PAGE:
Kent State Moves Forward with Capital Improvement Plan Demonstrating Institution’s Commitment to Student SuccessPosted Apr. 20, 2011
Bond issue to fund campus improvements will prepare more students for high-growth STEMM jobs and contribute 7,500 local construction-related jobs
Kent State University President Lester A. Lefton announced today he has submitted a bond request to Chancellor Jim Petro in the amount of $210 million as part of the university’s capital improvement plan to renovate academic facilities on its Kent campus. “The bond issue will ensure that Kent State will be able to provide students now and in the future with a world-class education,” Lefton said. “In addition to funding improvements in academic and student support facilities, the bond complements our local engagement in economic development.”
Among the initiatives to be undertaken in the campus improvements, Lefton highlighted two that will be at the forefront of the renovation and construction. “Our first priority is the redevelopment of the campus’ Science Corridor,” he said. “This will include expanding educational and research opportunities, particularly in science, technology, engineering, mathematics, and medicine (STEMM) fields. These are the high-growth areas in the job market.”
Another priority of the plan is improvements to the university’s research facilities. “Research is at the heart of any great university,” Lefton said. “The bond funds will help support an aggressive plan to grow the Kent State Center of Excellence in Liquid Crystals, Bio-Science, and Nanotechnology. This builds on our existing leadership in technology transfer in the FlexMatters industry cluster.”
Chancellor Petro has submitted the bond proposal to help fund Kent State’s project to the Ohio Board of Regents, which has officially posted the proposal for the public review period. “My consideration of this proposal is influenced by the documented need to address these urgent maintenance and renovation projects at Kent State University and the realistic constraints of the state budget to provide alternative funding,” Petro said. “I am also mindful of the favorable impact that this project will have upon employment and the economy for Northeast Ohio. These projects will combine with traditional internal university-funded projects to produce more than $250 million of construction activity, producing an estimated 7,500 direct and indirect construction-related jobs.”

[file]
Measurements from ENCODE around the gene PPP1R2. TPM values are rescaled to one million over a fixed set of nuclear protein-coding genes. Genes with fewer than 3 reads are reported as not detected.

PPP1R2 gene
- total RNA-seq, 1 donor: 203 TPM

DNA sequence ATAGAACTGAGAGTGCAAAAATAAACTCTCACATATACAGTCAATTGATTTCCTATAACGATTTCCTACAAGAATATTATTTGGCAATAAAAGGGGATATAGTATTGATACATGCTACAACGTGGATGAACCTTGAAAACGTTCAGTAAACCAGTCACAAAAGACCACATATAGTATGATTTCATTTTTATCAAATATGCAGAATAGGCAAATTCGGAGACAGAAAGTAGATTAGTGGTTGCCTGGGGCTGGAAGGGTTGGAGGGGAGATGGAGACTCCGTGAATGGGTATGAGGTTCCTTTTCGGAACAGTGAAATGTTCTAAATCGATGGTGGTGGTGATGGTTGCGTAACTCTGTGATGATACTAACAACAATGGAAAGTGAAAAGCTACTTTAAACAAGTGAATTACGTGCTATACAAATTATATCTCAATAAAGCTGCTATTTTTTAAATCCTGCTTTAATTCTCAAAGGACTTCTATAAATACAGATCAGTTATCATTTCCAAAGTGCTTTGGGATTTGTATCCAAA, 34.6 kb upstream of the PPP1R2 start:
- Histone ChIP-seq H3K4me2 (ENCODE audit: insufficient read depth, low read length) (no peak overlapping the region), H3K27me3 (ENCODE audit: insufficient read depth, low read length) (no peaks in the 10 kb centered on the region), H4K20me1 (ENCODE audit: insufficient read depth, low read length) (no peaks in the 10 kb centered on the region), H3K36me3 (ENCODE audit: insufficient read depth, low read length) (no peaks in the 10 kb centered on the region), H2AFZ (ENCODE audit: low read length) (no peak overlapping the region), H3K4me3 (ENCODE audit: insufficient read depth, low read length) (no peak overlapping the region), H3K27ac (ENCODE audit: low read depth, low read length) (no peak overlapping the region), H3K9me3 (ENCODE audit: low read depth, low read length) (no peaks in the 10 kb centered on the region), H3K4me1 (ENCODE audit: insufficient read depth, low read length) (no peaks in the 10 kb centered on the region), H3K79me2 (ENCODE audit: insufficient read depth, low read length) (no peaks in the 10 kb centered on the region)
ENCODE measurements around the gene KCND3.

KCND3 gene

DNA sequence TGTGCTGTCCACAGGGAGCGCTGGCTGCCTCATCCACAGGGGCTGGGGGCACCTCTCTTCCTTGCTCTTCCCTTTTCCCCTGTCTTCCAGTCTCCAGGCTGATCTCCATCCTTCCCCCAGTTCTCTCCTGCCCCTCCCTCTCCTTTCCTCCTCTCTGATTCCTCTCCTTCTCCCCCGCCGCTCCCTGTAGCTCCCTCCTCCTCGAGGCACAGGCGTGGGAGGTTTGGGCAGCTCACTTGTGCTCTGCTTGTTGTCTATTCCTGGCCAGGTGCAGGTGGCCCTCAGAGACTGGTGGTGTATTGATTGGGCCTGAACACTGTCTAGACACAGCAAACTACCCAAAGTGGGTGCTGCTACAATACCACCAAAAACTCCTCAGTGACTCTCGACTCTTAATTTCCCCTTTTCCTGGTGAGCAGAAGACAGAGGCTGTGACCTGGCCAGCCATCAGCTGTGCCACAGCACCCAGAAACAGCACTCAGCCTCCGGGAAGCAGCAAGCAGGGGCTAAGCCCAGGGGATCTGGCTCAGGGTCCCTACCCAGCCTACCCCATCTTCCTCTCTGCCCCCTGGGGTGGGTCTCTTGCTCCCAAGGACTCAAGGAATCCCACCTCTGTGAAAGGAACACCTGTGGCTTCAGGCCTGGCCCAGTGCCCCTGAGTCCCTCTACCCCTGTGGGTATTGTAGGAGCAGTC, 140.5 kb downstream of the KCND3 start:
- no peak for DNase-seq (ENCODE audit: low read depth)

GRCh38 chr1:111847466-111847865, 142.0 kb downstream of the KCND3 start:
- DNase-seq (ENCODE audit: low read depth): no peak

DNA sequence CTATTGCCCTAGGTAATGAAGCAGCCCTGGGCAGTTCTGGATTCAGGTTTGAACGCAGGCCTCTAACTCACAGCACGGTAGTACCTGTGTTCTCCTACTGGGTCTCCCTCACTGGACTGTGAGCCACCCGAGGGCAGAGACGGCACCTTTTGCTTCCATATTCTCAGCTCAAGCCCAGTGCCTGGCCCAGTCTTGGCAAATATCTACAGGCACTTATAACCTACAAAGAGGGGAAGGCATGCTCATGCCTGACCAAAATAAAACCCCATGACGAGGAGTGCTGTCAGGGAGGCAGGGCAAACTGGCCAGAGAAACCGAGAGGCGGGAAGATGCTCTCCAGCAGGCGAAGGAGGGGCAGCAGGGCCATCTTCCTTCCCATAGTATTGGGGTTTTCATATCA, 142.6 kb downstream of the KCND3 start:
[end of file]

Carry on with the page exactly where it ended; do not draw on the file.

Nearly 80 percent of the funds are geared to the rehabilitation, renovation, reconstruction or increased energy efficiency of existing buildings. More than 30 academic and student support facilities will be touched by this initiative.
“Essentially, this is a mission-critical plan that will help us continue to produce graduates in the numbers and disciplines required to meet the workforce demands of a thriving 21st century economy,” Lefton said. “What is unique about our plan is that we are using our borrowing power to improve academic facilities, not student unions, recreation centers or athletic complexes. We are committed to providing a high-quality environment to our students, faculty and staff.”
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Kent State University’s capital improvement plan includes expanding educational and research opportunities, particularly in science, technology, engineering, mathematics, and medicine (STEMM) fields. Kent State chemistry students Nichele Scott, Pete Bach and Shuo Li work in one of the chemistry labs in Williams Hall.
Emily Vincent, firstname.lastname@example.org, 330-672-8595